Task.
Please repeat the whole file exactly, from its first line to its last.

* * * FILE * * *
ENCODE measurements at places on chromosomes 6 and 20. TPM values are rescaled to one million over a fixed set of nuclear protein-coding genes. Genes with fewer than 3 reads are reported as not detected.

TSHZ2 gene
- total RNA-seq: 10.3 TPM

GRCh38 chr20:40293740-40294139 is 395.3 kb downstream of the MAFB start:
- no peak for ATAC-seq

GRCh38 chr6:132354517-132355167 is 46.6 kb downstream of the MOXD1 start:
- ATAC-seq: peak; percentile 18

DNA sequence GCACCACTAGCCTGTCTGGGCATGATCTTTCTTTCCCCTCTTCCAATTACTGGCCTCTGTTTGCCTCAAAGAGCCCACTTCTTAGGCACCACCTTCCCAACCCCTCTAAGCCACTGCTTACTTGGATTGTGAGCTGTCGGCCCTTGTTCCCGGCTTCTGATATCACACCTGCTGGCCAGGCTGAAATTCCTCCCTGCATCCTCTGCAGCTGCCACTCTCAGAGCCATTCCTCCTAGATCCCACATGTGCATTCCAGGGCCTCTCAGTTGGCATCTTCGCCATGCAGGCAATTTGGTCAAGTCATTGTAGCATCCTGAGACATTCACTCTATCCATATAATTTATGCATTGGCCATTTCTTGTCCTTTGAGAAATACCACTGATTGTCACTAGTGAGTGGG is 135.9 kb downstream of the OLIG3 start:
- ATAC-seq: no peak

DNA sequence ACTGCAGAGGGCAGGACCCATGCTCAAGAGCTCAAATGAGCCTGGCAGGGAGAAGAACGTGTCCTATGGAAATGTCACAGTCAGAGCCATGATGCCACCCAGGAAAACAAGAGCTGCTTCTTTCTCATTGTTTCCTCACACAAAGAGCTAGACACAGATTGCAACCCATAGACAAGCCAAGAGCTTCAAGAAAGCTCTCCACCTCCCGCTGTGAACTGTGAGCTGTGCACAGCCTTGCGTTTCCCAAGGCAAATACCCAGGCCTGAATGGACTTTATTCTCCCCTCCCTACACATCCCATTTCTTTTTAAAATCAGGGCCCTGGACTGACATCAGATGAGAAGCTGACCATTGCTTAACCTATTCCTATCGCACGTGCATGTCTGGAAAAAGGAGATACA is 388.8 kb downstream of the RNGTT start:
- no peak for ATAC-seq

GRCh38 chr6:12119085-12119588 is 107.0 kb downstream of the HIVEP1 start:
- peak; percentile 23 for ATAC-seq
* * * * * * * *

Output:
ENCODE measurements at places on chromosomes 6 and 20. TPM values are rescaled to one million over a fixed set of nuclear protein-coding genes. Genes with fewer than 3 reads are reported as not detected.

TSHZ2 gene
- total RNA-seq: 10.3 TPM

GRCh38 chr20:40293740-40294139 is 395.3 kb downstream of the MAFB start:
- no peak for ATAC-seq

GRCh38 chr6:132354517-132355167 is 46.6 kb downstream of the MOXD1 start:
- ATAC-seq: peak; percentile 18

DNA sequence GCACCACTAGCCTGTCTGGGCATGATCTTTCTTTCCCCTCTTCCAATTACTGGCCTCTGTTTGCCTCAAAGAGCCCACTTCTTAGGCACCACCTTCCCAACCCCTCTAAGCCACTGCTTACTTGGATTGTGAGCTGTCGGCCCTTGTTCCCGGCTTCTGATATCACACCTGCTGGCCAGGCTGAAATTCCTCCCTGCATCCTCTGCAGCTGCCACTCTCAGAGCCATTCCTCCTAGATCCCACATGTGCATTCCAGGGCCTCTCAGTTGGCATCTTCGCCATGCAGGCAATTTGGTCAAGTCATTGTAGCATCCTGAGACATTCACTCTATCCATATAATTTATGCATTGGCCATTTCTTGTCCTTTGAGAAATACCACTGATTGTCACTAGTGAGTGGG is 135.9 kb downstream of the OLIG3 start:
- ATAC-seq: no peak

DNA sequence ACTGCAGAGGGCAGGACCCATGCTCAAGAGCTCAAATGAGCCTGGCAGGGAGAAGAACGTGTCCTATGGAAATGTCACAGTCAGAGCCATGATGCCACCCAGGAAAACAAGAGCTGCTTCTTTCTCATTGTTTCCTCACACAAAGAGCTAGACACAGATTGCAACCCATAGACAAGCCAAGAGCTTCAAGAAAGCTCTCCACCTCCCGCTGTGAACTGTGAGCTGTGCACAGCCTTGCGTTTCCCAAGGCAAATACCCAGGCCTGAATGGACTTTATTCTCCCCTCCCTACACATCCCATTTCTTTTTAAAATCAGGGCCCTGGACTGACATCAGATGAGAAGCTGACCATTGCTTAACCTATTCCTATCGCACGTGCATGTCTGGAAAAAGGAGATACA is 388.8 kb downstream of the RNGTT start:
- no peak for ATAC-seq

GRCh38 chr6:12119085-12119588 is 107.0 kb downstream of the HIVEP1 start:
- peak; percentile 23 for ATAC-seq